Subaru held California media previews for both models. STI drive-time included laps at Laguna Seca raceway near Monterey. It’s a twister course with a legendary hairpin turn. The STI gamely dives into it without breaking a sweat.

The WRX also enjoys life in the fast lane, although there were no racetrack hot laps for the press preview of this car. Instead, a driving route covered some of the Napa Valley region's most curvaceous roads. They almost were enough to make a driver dizzy, even before the wine-tasting later on.

But the car stays poised as it effortlessly enters one curve after another at reasonable but aggressive speeds. The WRX comfortably did those acrobatics mostly in third gear, not whining about it; instead relying  on its wide torque band.

Such gracefulness shows how far driving dynamics have come. Drivers doing hard-turn maneuvers like that 10 or 15 years ago would feel like they were in a canoe at high seas during a storm.

The cockpits of both vehicles are driver-oriented. The steering wheel is downsized a bit. Gauges are easy to read and enhance the overall design. Interior lines are crisp and work with each other.

Both cars offer SI-DRIVE that allows a selection of driving characteristics ranging from every-day to all-out. The former offers a more relaxed throttle response. It’s nice to have a choice for commutes and such.    

But in building such well-engineered cars, Subaru seems like it stopped at the infotainment systems. They’re about a generation behind. Screen buttons are so small, they’re hard to use. That seems like a Subaru trait across the lineup.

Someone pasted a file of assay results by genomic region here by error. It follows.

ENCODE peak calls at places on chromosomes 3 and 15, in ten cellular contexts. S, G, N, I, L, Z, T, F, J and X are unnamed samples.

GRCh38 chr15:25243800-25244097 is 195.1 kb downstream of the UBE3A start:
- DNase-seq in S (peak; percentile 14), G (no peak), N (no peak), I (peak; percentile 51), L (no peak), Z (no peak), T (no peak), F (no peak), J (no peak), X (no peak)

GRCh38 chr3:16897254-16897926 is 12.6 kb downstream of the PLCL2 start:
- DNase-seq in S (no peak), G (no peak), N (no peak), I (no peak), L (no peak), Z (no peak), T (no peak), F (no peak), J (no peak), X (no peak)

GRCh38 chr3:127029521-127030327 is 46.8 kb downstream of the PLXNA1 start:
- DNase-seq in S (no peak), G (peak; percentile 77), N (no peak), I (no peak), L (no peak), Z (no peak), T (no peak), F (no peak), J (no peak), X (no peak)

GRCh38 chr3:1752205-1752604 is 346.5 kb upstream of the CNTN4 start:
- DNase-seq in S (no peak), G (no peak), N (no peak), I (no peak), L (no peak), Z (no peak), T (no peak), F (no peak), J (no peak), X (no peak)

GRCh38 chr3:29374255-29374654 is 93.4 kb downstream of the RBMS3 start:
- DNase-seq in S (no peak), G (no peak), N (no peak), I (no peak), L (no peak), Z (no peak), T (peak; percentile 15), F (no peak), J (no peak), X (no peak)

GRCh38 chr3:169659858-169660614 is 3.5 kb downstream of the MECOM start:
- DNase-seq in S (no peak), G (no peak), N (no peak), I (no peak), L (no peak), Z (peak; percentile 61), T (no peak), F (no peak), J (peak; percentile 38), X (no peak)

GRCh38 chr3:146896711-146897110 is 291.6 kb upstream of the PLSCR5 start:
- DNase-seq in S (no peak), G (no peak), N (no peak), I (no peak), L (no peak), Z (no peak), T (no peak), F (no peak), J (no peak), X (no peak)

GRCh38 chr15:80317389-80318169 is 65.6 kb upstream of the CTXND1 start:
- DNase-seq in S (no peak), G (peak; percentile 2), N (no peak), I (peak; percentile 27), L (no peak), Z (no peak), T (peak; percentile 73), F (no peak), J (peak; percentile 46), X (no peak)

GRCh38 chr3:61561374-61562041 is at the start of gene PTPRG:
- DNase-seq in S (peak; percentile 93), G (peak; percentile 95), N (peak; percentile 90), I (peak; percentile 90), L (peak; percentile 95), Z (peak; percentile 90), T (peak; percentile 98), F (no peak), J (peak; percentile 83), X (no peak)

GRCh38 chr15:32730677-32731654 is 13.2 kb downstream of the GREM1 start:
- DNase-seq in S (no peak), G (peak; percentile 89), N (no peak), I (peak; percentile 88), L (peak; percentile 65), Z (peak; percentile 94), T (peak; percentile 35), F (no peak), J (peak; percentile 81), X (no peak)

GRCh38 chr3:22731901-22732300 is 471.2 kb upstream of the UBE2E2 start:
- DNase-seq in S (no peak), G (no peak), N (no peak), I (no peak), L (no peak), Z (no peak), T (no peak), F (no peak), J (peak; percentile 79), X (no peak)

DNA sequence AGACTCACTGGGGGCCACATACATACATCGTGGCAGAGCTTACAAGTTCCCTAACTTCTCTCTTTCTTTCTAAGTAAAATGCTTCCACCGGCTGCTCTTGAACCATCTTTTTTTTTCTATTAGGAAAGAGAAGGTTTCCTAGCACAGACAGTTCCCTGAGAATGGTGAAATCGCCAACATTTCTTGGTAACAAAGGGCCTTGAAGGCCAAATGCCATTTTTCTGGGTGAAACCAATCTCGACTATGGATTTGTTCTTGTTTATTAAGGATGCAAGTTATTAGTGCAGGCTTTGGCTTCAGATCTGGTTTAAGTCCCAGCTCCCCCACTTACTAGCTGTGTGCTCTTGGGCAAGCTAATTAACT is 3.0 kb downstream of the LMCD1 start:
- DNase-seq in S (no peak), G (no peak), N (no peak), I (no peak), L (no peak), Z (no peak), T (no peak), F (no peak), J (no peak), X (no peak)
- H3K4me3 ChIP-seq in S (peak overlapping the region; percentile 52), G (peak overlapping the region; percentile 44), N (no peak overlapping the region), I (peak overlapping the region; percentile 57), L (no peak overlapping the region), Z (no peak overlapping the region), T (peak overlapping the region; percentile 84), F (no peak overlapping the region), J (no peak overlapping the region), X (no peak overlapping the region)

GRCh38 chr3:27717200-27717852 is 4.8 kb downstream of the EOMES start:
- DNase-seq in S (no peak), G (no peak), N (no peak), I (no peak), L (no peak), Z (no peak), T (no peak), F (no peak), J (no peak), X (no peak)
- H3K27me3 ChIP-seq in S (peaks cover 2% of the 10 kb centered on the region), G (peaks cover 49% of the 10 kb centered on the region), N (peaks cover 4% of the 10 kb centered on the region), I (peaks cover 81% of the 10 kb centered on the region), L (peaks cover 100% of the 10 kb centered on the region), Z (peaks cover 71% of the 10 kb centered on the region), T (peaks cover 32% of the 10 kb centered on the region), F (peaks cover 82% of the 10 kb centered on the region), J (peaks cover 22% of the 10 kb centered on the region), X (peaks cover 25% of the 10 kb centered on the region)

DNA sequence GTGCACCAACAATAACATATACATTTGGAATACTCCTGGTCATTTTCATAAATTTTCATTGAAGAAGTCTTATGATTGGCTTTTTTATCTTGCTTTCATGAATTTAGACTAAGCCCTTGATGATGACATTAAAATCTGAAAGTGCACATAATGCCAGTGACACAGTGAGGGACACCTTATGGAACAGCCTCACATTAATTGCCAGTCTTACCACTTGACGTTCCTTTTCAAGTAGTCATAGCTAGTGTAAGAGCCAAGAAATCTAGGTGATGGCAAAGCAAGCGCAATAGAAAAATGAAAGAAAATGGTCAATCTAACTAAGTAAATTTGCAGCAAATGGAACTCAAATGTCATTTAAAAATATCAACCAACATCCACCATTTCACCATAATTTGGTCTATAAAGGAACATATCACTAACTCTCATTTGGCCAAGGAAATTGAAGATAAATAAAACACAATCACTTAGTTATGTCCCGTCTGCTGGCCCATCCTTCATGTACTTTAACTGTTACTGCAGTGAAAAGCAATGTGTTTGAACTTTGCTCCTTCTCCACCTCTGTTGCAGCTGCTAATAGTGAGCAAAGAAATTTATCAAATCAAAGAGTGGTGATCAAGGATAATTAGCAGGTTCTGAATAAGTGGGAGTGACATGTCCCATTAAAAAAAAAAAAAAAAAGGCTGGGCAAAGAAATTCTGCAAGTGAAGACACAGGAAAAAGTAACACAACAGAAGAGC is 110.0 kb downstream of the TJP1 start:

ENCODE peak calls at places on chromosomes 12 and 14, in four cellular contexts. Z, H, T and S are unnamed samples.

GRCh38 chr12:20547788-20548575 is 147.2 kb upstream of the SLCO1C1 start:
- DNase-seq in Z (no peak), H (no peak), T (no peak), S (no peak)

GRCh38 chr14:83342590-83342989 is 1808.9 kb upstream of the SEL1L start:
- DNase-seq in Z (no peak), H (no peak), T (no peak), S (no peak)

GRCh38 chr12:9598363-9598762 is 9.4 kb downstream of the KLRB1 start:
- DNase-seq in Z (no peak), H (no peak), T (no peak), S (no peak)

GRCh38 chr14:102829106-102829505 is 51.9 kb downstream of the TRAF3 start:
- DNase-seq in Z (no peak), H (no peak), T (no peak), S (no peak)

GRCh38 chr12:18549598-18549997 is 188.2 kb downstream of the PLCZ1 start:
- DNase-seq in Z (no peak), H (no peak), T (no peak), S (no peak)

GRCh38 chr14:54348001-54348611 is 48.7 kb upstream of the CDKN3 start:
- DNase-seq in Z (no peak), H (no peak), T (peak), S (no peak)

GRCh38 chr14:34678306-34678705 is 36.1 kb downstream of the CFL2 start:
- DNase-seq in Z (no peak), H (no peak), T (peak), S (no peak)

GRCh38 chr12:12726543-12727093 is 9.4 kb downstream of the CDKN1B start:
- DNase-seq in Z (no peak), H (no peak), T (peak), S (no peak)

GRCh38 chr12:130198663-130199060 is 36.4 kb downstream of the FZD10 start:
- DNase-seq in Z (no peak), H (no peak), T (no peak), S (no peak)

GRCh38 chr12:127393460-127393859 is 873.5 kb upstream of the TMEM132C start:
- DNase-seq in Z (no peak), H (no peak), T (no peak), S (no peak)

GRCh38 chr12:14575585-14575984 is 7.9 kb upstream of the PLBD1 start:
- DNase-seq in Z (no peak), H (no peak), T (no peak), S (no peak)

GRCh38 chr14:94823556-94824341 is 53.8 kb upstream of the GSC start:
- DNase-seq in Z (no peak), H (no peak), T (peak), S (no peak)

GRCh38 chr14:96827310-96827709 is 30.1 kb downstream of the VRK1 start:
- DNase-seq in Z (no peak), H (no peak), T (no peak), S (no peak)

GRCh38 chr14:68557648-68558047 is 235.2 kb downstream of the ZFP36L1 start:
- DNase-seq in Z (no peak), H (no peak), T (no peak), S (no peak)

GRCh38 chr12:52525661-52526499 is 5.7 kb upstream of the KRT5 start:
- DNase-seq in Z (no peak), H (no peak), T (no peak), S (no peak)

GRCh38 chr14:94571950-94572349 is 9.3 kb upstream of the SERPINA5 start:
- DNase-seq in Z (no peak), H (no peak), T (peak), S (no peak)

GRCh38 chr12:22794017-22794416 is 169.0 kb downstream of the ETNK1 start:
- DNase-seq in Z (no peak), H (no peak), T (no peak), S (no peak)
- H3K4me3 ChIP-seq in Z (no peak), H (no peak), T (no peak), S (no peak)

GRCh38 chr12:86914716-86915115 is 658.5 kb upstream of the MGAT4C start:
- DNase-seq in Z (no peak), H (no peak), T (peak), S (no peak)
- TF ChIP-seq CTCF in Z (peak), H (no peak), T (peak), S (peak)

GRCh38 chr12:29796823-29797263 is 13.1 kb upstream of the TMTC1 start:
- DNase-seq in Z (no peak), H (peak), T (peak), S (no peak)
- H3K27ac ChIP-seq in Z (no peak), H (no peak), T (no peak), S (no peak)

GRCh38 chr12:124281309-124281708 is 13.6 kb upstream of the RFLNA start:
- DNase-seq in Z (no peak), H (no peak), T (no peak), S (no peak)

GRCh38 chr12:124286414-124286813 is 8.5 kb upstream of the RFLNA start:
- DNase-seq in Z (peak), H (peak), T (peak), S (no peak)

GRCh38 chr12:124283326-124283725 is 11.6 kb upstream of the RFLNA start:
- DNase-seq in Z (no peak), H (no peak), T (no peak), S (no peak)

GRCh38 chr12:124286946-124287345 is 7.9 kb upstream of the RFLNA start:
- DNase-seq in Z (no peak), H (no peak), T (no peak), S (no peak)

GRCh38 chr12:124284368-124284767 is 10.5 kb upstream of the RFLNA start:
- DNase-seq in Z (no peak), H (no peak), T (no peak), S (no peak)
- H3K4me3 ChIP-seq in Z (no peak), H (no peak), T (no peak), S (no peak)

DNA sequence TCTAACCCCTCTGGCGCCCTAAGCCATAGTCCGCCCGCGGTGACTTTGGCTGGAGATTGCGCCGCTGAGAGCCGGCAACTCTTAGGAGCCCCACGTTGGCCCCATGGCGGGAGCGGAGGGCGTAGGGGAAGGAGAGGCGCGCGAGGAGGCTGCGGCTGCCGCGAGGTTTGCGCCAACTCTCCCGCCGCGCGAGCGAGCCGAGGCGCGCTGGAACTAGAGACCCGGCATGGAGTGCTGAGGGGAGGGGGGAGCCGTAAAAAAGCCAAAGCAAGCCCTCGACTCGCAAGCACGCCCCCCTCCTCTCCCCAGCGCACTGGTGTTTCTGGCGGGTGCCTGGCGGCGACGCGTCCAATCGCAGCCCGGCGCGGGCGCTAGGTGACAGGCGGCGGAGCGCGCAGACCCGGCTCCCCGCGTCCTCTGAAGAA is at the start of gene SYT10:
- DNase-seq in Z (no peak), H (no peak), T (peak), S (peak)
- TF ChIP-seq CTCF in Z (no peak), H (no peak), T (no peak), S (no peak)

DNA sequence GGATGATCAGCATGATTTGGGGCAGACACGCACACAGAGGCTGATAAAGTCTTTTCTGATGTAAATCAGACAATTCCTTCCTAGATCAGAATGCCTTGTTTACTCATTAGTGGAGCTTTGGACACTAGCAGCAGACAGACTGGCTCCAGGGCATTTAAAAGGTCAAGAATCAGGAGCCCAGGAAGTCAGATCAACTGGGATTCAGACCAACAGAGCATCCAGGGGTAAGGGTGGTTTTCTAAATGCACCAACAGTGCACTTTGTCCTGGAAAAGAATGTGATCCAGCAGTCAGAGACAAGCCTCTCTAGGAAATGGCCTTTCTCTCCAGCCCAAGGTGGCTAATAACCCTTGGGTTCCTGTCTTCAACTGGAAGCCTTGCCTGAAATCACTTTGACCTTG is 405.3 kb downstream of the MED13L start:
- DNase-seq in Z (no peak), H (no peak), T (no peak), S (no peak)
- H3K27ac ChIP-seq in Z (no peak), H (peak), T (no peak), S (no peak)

The WRX and WRX STI appeal to pretty much the same demographic group, generally 30-something males. On the residual value front, Subaru says both cars are popular as used vehicles.

If you want great fuel economy, buy a Toyota Prius, not a compact performance car.

Estimated fuel economy for the WRX is 21/28 mpg (11.2-8.4L/100 km) city/highway. That’s with the 6-speed manual transmission. The STI’s estimated mileage is 17/23 mpg (13.8-10.2L/100 km) city/highway. No bragging rights there. All-wheel-drive takes some of the blame for the lower fuel-economy numbers. Still, AWD offers more advantages than disadvantages, and Subaru distinguishes itself by putting AWD on all its vehicles.    

STI pricing ranges from $34,495 to $38,495 for the Limited version. The base price is the same for the outgoing version.

The WRX starts at $26,295, about $200 more than the previous generation. Add $795 destination charges to both models.

These are delightful ready-to-rev cars from an engineering-centric Japanese automaker. The outgoing WRX, dating to 2009, carried the Impreza name, but Subaru dropped that moniker to make the new WRX stand out. It does that nicely.

Todd Hill, the STI’s line manager, describes the STI as “an everyday sports car; one you can use all the time.” You couldn’t say that about earlier STIs.    

About 10 years ago I drove one from Detroit to Chicago and back. You could feel every bump in the road, even on reasonably smooth surfaces of I-94.

Afterwards, I mentioned to someone that overall the car was pretty cool. Not knowing where I had taken it, he said, “Yeah, but I wouldn’t want to drive it to Chicago.”

I could make it there and back in the new STI without any complaints about the ride or much else, except for maybe that clunky infotainment system.